He has served the church in various positions, including financial secretary, sunday school teacher, elder, PTF board member, and choir member.

Norm has been involved behind the scenes in many of the "go-to" websites for Lutherans going back many years.


Great Stuff — a bold confession — 4 Comments

  1. ‘They’re learning from Lutheran theologians how to speak and think and articulate the faith like Lutherans.’

    I’m so glad to read that our leaders still want us to ‘speak, and think and articulate’ like Lutherans. It seems that when the church growth gurus started infiltrating the Church two decades or more ago, we stopped speaking like Lutherans. It was almost like we were ashamed of our confession. I know of churches and/or missions who don’t even use ‘Lutheran’ in the name of the church/mission for fear of frightening away potential ‘seekers’ who’ve had bad experiences with Lutheran churches. To me this smacks of the bait and switch technique that merchants sometimes use.

    I’ve experienced this antagonism towards the word Lutheran/Lutheranism in Bible classes in Lutheran churches over the years. ‘I just want to be known as a Christian’ they say; not realizing that to be a Lutheran is to be a Christian.

  2. I don’t think I understand how this fits into our framework for the office of public ministry, or even what the concept of lutheran missionaries are in light of globalism and the information age. Couldn’t these things be taught by their own pastors?
    Where are they being sent? What distinctions are there for the female missionaries? I don’t get it.

  3. Good questions, @Quasicelsus #2. They deserve good answers.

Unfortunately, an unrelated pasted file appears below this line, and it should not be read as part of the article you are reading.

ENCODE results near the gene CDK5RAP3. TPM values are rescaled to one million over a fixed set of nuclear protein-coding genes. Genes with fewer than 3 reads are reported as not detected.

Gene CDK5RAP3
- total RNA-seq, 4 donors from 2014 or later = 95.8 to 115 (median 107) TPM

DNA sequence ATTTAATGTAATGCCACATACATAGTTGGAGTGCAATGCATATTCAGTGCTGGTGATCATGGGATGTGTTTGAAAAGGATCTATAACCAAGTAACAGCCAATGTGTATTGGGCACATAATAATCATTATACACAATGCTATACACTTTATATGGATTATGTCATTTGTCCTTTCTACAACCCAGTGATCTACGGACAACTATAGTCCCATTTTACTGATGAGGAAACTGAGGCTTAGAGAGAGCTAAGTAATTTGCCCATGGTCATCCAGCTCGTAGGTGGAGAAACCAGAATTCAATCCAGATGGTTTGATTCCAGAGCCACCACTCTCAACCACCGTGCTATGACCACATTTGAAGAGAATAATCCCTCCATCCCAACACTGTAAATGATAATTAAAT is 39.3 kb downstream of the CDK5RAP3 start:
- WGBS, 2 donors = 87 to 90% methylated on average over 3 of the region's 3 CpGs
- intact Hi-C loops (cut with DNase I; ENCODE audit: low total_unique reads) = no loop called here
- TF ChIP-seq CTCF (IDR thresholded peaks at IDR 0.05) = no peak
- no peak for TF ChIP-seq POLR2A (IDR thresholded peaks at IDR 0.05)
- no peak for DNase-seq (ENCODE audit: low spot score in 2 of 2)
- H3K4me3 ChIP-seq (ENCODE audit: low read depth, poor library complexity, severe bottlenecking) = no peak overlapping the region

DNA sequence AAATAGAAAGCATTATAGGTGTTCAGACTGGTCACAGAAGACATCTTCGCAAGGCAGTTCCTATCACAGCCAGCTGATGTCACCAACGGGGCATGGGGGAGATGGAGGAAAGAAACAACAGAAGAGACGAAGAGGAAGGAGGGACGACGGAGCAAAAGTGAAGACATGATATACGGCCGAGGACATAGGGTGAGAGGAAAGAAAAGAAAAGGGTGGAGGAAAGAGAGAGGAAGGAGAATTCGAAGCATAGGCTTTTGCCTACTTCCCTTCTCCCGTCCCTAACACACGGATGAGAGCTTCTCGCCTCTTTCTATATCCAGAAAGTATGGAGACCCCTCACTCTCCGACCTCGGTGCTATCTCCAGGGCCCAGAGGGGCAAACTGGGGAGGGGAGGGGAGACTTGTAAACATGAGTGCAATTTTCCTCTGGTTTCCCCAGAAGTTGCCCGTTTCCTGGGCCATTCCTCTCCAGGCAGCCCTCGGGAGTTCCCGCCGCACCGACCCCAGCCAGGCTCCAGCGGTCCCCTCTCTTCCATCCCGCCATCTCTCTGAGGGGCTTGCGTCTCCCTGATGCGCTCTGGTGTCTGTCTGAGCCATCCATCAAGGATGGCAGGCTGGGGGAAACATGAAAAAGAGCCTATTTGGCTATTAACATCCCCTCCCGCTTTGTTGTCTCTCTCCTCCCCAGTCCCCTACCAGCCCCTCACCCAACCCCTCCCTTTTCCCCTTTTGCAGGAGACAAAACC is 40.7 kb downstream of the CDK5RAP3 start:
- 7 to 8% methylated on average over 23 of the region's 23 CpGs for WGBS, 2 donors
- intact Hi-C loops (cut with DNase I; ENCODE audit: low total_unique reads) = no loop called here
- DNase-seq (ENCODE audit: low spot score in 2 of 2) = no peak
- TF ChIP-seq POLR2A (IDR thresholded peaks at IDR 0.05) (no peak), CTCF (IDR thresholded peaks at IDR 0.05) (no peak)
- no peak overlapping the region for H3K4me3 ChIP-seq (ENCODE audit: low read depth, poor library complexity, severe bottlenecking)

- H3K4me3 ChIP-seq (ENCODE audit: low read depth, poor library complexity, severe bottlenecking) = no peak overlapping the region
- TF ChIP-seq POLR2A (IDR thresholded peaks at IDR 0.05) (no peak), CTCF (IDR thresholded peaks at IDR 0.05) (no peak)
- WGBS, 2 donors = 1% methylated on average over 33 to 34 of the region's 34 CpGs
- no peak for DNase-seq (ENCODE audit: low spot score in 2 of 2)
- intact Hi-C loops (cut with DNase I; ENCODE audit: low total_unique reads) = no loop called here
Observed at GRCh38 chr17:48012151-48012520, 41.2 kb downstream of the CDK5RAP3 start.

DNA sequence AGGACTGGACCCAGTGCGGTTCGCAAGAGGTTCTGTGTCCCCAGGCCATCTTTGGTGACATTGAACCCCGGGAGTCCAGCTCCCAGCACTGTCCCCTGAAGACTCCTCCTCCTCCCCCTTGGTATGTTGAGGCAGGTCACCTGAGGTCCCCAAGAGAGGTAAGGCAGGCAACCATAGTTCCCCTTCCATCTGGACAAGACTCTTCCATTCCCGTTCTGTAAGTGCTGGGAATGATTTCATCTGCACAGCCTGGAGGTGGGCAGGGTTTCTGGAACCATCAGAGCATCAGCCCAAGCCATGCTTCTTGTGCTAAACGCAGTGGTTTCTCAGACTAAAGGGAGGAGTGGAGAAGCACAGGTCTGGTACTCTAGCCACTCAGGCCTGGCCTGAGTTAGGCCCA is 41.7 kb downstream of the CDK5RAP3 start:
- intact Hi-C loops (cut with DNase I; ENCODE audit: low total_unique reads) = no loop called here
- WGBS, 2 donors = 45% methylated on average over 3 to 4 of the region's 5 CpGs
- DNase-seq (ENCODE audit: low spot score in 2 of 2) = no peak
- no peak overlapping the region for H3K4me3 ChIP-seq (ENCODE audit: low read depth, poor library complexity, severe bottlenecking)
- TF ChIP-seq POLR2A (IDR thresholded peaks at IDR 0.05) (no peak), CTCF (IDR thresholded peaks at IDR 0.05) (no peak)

Also, what are Adriane Dorr’s “Lutherans of both varieties“?

    In the referenced December, 2010 Lutheran Witness article, President Harrison refers to “the two major streams of Lutheranism (Loehe and Walther), which were melded into one Synod.” Such a phrase is somewhat misleading. Loehe himself admitted he held a quatenus subscription. Loehe did send a number of Sendlinge (missionaries) to America. However, most of those men joined with Walther in a quia subscription to the Lutheran Confessions, including the doctrine of church and ministry, and they established the polity of the Missouri Synod, which Loehe had called “amerikanische Poebelherrschaft” [American mob-rule]. So, the Lutheran variety is not there! Actually, the stream of Loehe and his quatenus doctrine eventually spawned the Iowa Synod, one of the predecessors of the Lufauxran, now apostate, XXXA.

    Earlier, President Harrison raises the question, “Shall we be primarily witnesses of the Gospel or confessors of truth? The Synod creaks and groans and undergoes occasional tectonic shifts relative to these issues.” Huh?!?

    Well, through subseqent discussions on this “seismic synodical divide,” President Harrison does indeed conclude that Lutherans are to be confessional witnesses (Matthew 28:19-20). So, here too, there are no “Lutherans of both varieties” evident.

    BTW, throughout the entire LW article on confession and witness, President Harrison never once mentions the word “missional,” the buzzword of a real “fault line” within the Missouri Synod.

  4. Doesn’t the Lutheran doctrine of Vocation more or less deal with this issue in a well-balanced way? Not all are called to be missionaries/evangelists (Ephesians 4:11-12)

Leave a Reply

Your email address will not be published. Required fields are marked *

Notify me of followup comments via e-mail. You can also subscribe without commenting.

This site uses Akismet to reduce spam. Learn how your comment data is processed.